An expert hematologist discusses important molecular targets in myelofibrosis, and when to consider transplant.
Stephen Oh, MD, PhD: As far as the molecular targets and pathways that are thought to be critical in myelofibrosis, both in terms of the disease biology and as far as relevant therapeutic targeting, we know that there are several key targets and pathways. Of course, the JAK-STAT signaling pathway, the JAK kinases, are essential for the disease biology. We know that patients typically have mutations in JAK2 or MPL or CALR. And these mutations all in some fashions do activate JAK-STAT signaling.
We additionally know that there are other related signaling pathways that are important and maybe differential activated across different types of patients. And one broad category that we are gaining greater appreciation for over the years is inflammatory signaling pathways. This includes the NF-kappa B pathway, which can be activated through several upstream mediators, including cytokines such as TNF. We also know that signaling through the IRAKs, including IRAK1, can mediate or activate NF-kappa B.
When we think about the potential for targeting some of these specific markers or pathways, the ramifications of the drugs that target these different pathways may relate to how they contribute to the disease biology. For instance, JAK2 and JAK-STAT signaling contributing to myeloproliferation and targeting that pathway then should result in reduction in the myeloproliferative phenotype. Many of the drugs that are currently available in this class of JAK inhibitors target JAK2 plus or minus JAK1. This may contribute to anti-inflammatory effects. They may contribute to effects on the blood counts in both positive and negative ways, such that depending on the potency of the effect on the JAK1 vs JAK2, this may have a different or distinctive effect on the cytopenias.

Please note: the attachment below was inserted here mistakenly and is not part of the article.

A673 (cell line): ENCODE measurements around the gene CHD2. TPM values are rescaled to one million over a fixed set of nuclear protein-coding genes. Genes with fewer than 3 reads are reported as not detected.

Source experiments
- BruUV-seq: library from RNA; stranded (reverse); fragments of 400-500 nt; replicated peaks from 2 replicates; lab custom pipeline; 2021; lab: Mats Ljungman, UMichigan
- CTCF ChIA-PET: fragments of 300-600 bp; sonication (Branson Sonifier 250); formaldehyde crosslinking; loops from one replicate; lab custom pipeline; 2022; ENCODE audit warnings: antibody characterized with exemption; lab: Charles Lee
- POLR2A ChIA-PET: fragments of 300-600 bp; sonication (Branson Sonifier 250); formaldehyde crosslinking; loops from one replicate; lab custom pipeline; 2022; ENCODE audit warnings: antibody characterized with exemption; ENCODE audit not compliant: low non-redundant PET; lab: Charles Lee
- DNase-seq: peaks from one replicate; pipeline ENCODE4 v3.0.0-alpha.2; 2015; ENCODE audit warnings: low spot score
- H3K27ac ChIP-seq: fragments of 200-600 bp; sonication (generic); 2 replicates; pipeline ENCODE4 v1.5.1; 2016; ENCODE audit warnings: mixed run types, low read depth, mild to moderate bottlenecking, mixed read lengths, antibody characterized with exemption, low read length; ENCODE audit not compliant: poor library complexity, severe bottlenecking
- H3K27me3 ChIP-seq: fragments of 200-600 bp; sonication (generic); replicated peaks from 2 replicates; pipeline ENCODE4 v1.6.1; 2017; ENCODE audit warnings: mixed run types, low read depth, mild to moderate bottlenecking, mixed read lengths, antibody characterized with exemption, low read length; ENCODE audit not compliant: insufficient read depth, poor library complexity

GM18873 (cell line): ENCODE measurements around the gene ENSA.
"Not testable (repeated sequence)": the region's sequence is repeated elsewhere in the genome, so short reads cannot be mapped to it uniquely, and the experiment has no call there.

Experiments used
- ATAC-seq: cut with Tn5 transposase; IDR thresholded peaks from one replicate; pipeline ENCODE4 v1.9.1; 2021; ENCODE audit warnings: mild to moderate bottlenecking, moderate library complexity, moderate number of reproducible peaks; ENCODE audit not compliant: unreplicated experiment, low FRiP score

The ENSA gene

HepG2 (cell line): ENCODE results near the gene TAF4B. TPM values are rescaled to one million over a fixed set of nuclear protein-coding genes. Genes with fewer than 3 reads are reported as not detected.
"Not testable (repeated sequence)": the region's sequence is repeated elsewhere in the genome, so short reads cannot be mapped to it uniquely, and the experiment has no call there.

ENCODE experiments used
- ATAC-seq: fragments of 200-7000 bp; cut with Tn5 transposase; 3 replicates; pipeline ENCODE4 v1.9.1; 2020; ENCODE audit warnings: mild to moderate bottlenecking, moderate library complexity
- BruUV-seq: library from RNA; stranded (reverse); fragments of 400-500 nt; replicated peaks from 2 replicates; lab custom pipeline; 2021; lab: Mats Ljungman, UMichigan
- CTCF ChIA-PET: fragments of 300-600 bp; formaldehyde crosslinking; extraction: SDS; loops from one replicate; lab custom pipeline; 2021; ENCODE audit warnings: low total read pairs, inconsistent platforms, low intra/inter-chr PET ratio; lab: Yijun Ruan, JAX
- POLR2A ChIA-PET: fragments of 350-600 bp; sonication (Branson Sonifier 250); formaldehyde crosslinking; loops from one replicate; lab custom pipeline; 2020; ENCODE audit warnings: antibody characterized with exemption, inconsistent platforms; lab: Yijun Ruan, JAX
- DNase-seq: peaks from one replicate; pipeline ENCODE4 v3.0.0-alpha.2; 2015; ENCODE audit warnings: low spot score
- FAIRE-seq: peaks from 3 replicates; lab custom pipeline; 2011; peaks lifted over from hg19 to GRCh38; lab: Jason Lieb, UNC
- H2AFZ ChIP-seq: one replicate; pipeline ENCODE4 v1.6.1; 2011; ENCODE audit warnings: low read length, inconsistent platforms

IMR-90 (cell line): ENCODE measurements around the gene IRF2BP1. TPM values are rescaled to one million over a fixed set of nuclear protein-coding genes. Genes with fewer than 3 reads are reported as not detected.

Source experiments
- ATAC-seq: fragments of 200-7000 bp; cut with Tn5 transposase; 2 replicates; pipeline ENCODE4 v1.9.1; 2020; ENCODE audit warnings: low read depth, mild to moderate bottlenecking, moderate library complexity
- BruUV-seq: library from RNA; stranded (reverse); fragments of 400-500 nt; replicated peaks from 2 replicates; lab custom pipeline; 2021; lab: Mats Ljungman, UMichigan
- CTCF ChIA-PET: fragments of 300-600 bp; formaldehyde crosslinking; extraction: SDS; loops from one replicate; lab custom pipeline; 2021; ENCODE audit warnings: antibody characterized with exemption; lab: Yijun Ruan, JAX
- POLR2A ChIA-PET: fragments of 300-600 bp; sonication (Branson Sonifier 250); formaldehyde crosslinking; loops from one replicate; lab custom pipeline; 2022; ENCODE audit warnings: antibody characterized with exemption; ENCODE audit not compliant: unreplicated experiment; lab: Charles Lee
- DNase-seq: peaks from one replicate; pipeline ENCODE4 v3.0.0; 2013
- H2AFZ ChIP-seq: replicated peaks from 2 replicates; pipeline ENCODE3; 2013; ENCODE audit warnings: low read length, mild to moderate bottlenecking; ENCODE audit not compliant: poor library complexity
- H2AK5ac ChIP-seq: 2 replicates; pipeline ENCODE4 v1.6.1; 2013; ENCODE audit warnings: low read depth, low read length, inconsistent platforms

When we talk about inflammatory signaling pathways, drugs that have the capacity to target some of these relevant markers and pathways such as IRAKs, this could have a positive benefit in terms of inflammation. And then as far as CALR, we know that there's some degree of JAK-STAT activation mediated by CALR, but there are also emerging data that there are several other pathways that are modulated by CALR, and maybe these need to be targeted as well. Or as highlighted in the ASH [American Society of Hematology Meeting 2022] plenary session this year, more specific molecular targeting a mutant CALR may result in the most beneficial effect.
As far as patients or circumstances in which we might recommend transplantation for a patient with myelofibrosis, typically this would include patients who fall into the higher risk categories, depending on whichever prognostic scoring system one might be using. And given that if patients are in those higher risk categories, we know the prognosis is not great in conjunction with, is the patient a suitable candidate for transplantation? As most patients with myelofibrosis are diagnosed at older age, this plus other comorbidities may indicate that they are not an appropriate candidate for transplantation. However, if a patient is younger and, otherwise healthy, and they're in a higher risk category, this is where transplantation may be the best option for a patient with myelofibrosis. Those patients are the ones in general for whom I would recommend transplantation.
For patients who aren’t transplant candidates, the signals that may prompt initiation of systemic therapy relate in large part to symptoms and consideration of blood counts. For instance, if a patient has notable symptoms, if they have an enlarged spleen that's causing symptoms, these are things for which we know we have agents that can provide benefit. Whether we're talking about ruxolitinib or pacritinib or one of the other JAK inhibitors, these are agents that we know can provide benefit in that regard. This relates to a patient's blood counts as to which agent to use and how we might use them. The choice of the specific drug would certainly factor in as to when and how to initiate therapy.
Transcript edited for clarity.